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‘Promote project’ girl internees discuss govt jobs

‘Promote project’ girl internees discuss govt jobs

Aug 01, 2017 - 01:06

KABULinfo-icon (Pajhwok):  Hundreds of female internees with USAIDinfo-icon‘promote program’ held a gathering also participated by government officials in Kabul on Monday to identify and assess job opportunities for themselves.

Some 500 internee and trainee girls and womeninfo-icon on the project joined government officials and representatives from 26 ministries and a number of independent departments’ officials at the gathering.

Spogmai Wardak, deputy minister for planning and policy at the Ministry of Women’s Affairs (MoWA), told Pajhwok Afghan News that the gathering discussed job opportunities for the internees of the project at non-military government organizations.

She said the five-year Promote Project was launched two years back to train more than 7,000 women and girls in relevant fields.

Wardak said MoWA had signed a Memorandum of Understanding (MoU) with USAID as a donor of the project two months ago. Based on the MoU, MoWA was responsible to cooperate and facilitate implementation of the project and supervise it.

According to her, about 1,000 posts lied vacant at government organizations currently and the girls and women of the project could apply for any post of their choice.

The USAID launched the Promote Project in partnership with the Government of Afghanistaninfo-icon to preserve the gains made by Afghan women in the past decade besides providing a new generation of Afghan women with leadership skills to make vital contributions to Afghanistan’s development in governance, civil societyinfo-icon, and economy.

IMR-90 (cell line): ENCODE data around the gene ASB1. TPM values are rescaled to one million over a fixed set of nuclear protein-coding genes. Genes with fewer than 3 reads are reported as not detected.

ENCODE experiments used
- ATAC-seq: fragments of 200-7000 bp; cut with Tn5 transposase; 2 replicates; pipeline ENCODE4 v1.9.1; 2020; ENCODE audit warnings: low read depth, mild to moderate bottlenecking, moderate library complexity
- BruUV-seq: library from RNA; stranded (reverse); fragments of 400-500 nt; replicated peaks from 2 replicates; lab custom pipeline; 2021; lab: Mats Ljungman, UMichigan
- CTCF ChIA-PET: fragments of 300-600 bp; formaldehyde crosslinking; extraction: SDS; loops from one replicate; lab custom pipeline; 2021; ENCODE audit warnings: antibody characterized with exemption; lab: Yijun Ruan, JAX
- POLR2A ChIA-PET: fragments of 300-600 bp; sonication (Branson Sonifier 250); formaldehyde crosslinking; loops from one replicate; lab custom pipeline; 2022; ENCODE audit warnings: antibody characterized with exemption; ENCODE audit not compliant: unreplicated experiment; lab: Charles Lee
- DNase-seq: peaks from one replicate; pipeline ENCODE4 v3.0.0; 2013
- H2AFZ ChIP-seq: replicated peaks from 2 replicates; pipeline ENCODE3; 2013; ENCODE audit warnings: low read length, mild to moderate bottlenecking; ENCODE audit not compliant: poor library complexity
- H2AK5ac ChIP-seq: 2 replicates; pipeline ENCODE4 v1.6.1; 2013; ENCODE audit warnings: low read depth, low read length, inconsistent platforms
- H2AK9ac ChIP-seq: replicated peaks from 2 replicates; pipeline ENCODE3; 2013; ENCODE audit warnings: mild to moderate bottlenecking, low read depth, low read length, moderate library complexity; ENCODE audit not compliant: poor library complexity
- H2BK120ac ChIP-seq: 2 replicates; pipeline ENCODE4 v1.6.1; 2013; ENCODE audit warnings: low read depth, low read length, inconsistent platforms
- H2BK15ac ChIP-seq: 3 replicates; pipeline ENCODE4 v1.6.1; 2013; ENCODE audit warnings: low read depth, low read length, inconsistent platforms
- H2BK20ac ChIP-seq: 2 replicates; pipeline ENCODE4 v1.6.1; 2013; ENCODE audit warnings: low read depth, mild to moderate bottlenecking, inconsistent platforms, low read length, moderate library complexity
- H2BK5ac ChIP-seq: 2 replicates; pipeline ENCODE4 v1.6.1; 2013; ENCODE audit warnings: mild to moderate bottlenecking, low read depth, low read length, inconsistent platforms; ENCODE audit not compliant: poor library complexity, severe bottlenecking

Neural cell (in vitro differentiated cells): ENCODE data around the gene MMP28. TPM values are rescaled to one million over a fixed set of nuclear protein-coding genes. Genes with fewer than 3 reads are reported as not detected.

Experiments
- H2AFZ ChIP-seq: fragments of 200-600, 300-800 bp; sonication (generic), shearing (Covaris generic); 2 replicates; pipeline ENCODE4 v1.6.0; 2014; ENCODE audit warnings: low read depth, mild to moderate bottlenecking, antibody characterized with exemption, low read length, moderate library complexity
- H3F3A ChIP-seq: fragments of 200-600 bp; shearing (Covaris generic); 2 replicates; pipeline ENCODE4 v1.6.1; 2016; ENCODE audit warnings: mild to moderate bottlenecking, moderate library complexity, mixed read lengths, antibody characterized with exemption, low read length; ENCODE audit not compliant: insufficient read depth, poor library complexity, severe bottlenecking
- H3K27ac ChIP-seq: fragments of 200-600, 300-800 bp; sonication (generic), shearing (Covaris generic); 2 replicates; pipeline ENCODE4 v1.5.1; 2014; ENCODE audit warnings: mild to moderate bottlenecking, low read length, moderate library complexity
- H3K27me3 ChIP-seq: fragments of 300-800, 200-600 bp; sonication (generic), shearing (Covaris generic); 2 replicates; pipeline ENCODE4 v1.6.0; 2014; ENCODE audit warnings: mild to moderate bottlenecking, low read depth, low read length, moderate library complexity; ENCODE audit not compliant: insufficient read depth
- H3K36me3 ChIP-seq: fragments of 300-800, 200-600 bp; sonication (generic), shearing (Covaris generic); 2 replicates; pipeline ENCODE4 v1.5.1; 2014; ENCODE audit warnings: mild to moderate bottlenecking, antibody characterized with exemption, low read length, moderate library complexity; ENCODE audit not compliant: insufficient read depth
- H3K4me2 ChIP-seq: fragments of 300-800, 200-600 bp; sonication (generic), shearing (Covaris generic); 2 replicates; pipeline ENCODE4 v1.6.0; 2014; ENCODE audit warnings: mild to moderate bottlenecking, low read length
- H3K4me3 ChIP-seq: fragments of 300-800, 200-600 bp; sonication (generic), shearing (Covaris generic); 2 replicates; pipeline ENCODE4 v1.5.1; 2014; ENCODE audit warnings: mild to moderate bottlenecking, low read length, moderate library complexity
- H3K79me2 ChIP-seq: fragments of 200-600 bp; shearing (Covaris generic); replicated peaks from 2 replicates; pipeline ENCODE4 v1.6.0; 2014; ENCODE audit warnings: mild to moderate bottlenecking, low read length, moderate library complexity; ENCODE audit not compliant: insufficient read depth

The program has been designed to target and train educated women, 12th graders and bachelor’s degree holders aged 18–30 who have interest to work at government institutions.

Herbie Smith, USAID director in Afghanistan, said: “This is an essential step for women to identify job opportunities in government offices and know how they can enter a field of work.”

According to him, about 1,700 girls and women, graduated from 12th or university, had participated in the training programs in Kabul, Herat, Balkh, Kandahar, and Nangarhar provinces and 118 of them, after undergoing a one year training, had achieved permanent jobs at government organizations.

Sharifa Mosavi, one of the apprentices in Kabul, said: “We learned subjects which weren’t taught at universities.”

She asked the government to take serious the phenomenon of youth joblessness and create work opportunities for educated and specially trained individuals.


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